Earlier this month I looked at an automated device that was designed to make doing aquatic research easier and more effective.
The devices, called Datamarans, are described by the company as self-deploying buoys and are equipped with low power computers and smart navigational equipment.
They are capable of maintaining their position for the duration of their work before then returning to base upon completion of their mission.
The trend for automated marine devices is continuing apace, with a team from Bristol Robotics Laboratory (BRL) developing a device that can feed off of polluted water, cleaning it as it goes.
The device, known as Row-bot, is documented in a recently published paper, and mimics the way swimming insects navigate the water.
The team believe that the device is capable of operating autonomously for an indefinite period by scavenging energy from the environment it’s swimming in.
It’s capable of consuming up with water, and its microbial fuel cell converts the nutrients in the water into energy. The device bio-degrades the organic matter to generate the energy to move.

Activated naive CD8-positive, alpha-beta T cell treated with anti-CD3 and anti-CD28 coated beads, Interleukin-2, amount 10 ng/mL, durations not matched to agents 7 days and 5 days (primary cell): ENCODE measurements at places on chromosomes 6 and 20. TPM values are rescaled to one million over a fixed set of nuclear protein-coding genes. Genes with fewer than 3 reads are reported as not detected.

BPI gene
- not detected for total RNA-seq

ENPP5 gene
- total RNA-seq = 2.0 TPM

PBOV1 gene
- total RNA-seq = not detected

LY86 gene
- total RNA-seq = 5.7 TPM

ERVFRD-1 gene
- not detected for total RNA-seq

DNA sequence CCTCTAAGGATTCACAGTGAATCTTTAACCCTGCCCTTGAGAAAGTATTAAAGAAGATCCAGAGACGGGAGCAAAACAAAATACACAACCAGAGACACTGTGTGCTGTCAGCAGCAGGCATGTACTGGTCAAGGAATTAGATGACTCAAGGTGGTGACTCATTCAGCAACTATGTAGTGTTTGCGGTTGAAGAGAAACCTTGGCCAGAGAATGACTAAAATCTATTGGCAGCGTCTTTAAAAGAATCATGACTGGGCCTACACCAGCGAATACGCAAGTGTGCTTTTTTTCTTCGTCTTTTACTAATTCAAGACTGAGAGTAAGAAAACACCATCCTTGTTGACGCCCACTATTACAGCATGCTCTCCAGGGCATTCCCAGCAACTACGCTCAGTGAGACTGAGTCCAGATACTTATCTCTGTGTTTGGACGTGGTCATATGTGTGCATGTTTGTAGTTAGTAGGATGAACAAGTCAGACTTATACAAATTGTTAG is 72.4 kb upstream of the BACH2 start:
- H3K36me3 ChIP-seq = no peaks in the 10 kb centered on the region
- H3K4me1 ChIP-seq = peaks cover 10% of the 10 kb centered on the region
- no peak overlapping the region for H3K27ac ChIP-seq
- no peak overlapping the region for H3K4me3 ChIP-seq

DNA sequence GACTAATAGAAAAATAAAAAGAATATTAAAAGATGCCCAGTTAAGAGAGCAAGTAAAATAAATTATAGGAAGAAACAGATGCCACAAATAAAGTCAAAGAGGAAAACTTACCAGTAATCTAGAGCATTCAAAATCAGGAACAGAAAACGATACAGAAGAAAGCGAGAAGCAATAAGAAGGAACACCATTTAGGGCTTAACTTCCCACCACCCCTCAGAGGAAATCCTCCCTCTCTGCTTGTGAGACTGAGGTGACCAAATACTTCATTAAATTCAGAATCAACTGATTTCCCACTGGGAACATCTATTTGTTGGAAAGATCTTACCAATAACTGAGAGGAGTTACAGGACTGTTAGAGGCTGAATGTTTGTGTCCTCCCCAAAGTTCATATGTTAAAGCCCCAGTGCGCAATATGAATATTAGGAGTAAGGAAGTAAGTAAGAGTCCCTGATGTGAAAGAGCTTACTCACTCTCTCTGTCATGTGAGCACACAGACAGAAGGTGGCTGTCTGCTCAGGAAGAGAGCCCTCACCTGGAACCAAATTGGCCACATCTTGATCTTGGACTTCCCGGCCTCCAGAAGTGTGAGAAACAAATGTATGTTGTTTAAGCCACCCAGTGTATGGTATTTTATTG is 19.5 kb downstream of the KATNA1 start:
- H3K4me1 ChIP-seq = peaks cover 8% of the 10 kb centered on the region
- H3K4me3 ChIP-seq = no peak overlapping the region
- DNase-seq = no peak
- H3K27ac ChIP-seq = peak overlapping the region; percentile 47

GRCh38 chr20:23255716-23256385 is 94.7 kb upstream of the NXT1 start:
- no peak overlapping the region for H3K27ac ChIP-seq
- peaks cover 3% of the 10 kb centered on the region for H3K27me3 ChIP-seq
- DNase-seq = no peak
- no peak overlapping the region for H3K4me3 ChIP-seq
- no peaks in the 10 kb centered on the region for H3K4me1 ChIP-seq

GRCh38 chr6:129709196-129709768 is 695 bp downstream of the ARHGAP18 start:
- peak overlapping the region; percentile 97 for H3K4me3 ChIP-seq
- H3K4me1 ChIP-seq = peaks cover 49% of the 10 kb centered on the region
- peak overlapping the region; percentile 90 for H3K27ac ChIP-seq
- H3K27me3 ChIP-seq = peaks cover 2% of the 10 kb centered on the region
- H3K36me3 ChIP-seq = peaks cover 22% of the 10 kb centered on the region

Once recharged, the Row-bot is then able to swim off to a new location to gulp down some more dirty water.
“The work shows a crucial step in the development of autonomous robots capable of long-term self-power. Most robots require re-charging or refuelling, often requiring human involvement,” the team say.
The team hope that the device will come into its own in areas such as environmental clean up operations, and in environmental monitoring of toxic environments.
The device consists of two distinct parts:
- A bioinspired energy source
- Bio-inspired actuation
The second part is the interesting aspect as it begins the refuelling process and handles the movement of the robot. This movement is achieved using less energy than what is generated using the first part.
The ‘feeding’ process mirrors that of the water boatman. The boatman uses a broad, beaklike mouth to scoop up fluid and any particulate matter that is suspended within it.
The Row-bot opens a mouth at either end of itself to feed the ‘stomach’ section and capture enough energy to be completely self reliant.